Study type: Medical/biological study (experimental study)

Effects of exposure to microwaves on cellular immunity and placental steroids in pregnant rats med./bio.

Published in: Occup Environ Med 1997; 54 (9): 676-680

Aim of study (acc. to author)

To study the effect of exposure to microwaves during pregnancy on endocrine and immune functions.



Exposure Parameters
Exposure 1: 2.45 GHz
Modulation type: CW
Exposure duration: continuous for 90 min
  • SAR: 1.8 mW/g minimum (whole body) (to 2.2 W/kg)
  • power density: 100 W/m² unspecified

Exposure 1

Main characteristics
Frequency 2.45 GHz
Exposure duration continuous for 90 min
Modulation type CW
Exposure setup
Exposure source
  • megnetron
Chamber applicator/ 350 mm x 470 mm x 455 mm
Setup 6 virgin rats and pregnant rats were placed in a semicylindrical acrylic plastic holder (5 mm thick x 60 mm in diameter, 170 mm long)
Additional info Equal number of virgin and pregnant rats served as control, in which identical treatment as the exposed rats was observed except that the microwave generator was switched off. The environment during exposure was maintained at 21 to 23°C and 50 to 60% humidity.
Measurand Value Type Method Mass Remarks
SAR 1.8 mW/g minimum calculated whole body to 2.2 W/kg
power density 100 W/m² unspecified measured - -

Reference articles

Exposed system:

Methods Endpoint/measurement parameters/methodology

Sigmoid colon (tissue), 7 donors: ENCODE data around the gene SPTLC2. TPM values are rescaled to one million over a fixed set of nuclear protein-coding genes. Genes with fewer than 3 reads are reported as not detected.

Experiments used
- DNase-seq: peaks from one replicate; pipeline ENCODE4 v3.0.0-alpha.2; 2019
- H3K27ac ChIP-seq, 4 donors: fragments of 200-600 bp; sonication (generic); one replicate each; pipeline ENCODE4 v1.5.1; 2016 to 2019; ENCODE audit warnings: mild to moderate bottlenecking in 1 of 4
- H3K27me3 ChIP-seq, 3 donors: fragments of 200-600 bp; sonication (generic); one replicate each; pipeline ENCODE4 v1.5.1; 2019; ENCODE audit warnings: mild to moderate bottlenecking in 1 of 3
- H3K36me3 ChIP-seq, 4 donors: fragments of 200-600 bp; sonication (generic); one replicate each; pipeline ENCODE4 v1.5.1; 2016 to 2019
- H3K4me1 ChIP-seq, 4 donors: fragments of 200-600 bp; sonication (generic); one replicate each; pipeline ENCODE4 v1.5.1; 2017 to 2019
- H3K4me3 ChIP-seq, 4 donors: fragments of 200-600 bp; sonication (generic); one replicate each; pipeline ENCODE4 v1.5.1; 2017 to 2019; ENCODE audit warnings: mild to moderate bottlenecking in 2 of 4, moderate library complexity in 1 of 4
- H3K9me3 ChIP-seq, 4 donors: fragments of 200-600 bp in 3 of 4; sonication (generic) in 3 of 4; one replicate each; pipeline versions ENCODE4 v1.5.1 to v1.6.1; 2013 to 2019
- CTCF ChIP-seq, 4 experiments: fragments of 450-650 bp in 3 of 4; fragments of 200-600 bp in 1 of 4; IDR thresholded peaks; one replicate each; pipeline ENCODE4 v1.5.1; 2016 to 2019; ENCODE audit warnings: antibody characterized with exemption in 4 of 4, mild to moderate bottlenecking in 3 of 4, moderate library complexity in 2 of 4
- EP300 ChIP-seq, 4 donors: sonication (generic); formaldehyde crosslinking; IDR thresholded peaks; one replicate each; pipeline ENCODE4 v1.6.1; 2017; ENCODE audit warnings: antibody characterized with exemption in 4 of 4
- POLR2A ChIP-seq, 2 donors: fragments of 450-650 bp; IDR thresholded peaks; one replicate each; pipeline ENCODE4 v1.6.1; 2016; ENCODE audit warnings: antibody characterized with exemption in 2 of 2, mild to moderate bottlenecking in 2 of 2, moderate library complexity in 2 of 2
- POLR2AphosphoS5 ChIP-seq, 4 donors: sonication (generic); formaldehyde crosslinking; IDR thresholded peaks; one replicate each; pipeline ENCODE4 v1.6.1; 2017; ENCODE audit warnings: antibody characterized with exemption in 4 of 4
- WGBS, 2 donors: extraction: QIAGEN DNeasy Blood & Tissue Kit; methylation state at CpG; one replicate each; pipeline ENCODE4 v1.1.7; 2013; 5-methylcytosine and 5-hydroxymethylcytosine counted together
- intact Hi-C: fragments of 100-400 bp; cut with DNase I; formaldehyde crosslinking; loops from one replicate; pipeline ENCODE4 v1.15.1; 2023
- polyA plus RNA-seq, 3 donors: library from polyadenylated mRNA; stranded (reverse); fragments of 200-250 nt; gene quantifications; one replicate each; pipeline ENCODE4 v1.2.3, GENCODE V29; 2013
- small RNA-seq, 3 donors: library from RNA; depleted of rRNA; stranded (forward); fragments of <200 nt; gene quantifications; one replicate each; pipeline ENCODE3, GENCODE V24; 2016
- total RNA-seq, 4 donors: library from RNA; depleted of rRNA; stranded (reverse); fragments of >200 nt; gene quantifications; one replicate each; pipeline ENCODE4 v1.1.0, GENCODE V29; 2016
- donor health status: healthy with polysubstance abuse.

Investigated system:
Investigated organ system:
Time of investigation:
  • before exposure
  • during exposure
  • after exposure

Main outcome of study (acc. to author)

Skin temperature in virgin and pregnant rats increased immediately after exposure. Although splenic activity of natural killer cells and any of the subset populations not differ in virgin rats with or without irradiation, pregnant rats exposed to microwaves showed a significant reduction of splenic activity of natural killer cells. Furthermore corticosterone and ACTH increased, and estradiol decreased in exposed virgin and pregnant animals. In contrast, microwaves produced significant increases in beta-endorphin and progesterone only in pregnant animals.
These data in pregnant rats suggest that with irradiation pregnancy induces immunosuppression, which could result in successful maintainance of pregnancy. This increase of adaptability to heat stress may be mediated by activation of placental progesterone and placental or pituitary beta-endorphin.

Study character:

Study funded by

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